Finally, the gyro assembly includes an annular slider ring 48. Side edges of the annular slider ring preferably have inwardly extending lips for defining an inner groove, as shown in FIG. 4. Ends of the shaft of the gyro assembly are fixedly coupled to diametrically opposed points on the slider ring. As such, the flywheel of the gyro assembly rotates about an axis which remains in perpendicular relationship with an axis about which the slider ring is formed.

As shown in FIG. 5, a magnetic slider 50 is slidably mounted on an annular groove formed in an exterior surface of the housing in coplanar relationship with the annular recess 33. The magnetic slider is slidable within the proximity of the reed switch of the gyro assembly and further slidable to a position distanced from the reed switch. A T-shaped groove and protrusion combination may be employed to maintain the magnet slider attached to the housing.

In use, the slider ring of the gyro assembly is slidably situated within the annular recess of the interior of the housing. When the magnetic slider is positioned in the proximity of the reed switch of the gyro assembly, the reed switch is adapted to close and the flywheel spins. It should be noted that after the flywheel gains sufficient speed, the magnetic slider may be distanced from the reed switch prior to the golf club being swung. During the swing, a user feels a sensation upon the golf club being swung improperly. In particular, the sensation is noticed when the golf club is swung out of a designed plane.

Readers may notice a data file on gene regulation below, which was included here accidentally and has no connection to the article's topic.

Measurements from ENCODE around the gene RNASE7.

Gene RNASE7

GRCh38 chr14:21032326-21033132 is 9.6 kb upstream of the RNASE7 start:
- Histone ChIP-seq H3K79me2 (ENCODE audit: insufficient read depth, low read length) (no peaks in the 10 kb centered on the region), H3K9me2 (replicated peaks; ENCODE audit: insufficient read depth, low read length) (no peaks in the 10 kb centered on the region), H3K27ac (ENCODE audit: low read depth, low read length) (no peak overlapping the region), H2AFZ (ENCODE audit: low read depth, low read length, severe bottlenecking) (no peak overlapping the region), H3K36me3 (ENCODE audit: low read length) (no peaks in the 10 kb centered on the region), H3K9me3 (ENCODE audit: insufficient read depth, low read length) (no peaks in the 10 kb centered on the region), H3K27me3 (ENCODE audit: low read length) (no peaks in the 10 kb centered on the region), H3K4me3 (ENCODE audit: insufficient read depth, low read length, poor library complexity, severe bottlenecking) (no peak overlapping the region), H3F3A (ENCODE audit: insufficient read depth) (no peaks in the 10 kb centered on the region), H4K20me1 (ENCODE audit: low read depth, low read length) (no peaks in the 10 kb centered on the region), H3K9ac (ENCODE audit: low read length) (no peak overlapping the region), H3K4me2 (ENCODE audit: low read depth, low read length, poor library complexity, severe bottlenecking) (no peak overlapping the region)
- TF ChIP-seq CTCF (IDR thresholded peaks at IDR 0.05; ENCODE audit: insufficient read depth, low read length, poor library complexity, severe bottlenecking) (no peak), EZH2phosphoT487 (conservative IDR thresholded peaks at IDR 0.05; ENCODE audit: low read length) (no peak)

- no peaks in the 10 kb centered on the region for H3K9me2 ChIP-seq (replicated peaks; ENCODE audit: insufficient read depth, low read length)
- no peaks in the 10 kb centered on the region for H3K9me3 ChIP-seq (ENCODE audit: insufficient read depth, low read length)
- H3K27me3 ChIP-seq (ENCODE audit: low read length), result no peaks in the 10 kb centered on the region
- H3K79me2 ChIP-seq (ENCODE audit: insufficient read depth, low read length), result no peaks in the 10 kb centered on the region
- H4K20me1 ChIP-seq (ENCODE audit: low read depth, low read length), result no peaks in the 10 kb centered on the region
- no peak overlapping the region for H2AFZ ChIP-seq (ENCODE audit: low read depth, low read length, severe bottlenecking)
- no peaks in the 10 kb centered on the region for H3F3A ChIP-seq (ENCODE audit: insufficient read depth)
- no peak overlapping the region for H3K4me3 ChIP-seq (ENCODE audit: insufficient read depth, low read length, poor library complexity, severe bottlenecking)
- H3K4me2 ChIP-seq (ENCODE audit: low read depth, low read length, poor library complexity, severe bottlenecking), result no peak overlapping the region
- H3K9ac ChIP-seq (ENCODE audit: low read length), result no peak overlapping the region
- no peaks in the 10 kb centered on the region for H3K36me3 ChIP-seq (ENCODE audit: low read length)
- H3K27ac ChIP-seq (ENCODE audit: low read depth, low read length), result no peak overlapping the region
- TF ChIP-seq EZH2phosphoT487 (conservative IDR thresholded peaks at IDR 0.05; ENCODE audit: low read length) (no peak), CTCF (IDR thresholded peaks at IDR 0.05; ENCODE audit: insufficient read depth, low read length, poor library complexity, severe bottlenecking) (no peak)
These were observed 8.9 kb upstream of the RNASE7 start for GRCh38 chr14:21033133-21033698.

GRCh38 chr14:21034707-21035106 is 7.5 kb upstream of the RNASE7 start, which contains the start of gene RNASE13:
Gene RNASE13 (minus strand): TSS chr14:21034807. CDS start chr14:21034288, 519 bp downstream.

Prior to the swing when the club is addressing the ball and the flywheel is spinning, the shaft of the gyro assembly is vertically oriented. As the club is cocked, the rotatable coupling between the housing and shaft and the rotatable coupling between the annular slider ring and the housing allows the shaft of the gyro assembly to remain vertically oriented. If, however, the golf club is removed from the swing plane,the user feels a sensation afforded by the gyro assembly.

An alternate embodiment of the present invention is shown in FIGS. 6-8. As shown, the batteries are positioned within a housing separate from a housing in which the gyro assembly is positioned. Both housings are rotatably coupled to the golf club shaft via a pair of arms which are rotatably coupled to a sleeve 52. Such sleeve is removably secured to the golf club shaft during use. Annular and brush contacts are used to transfer power to the gyro assembly of the alternate embodiment.

As to a further discussion of the manner of usage and operation of the present invention, the same should be apparent from the above description. Accordingly, no further discussion relating to the manner of usage and operation will be provided.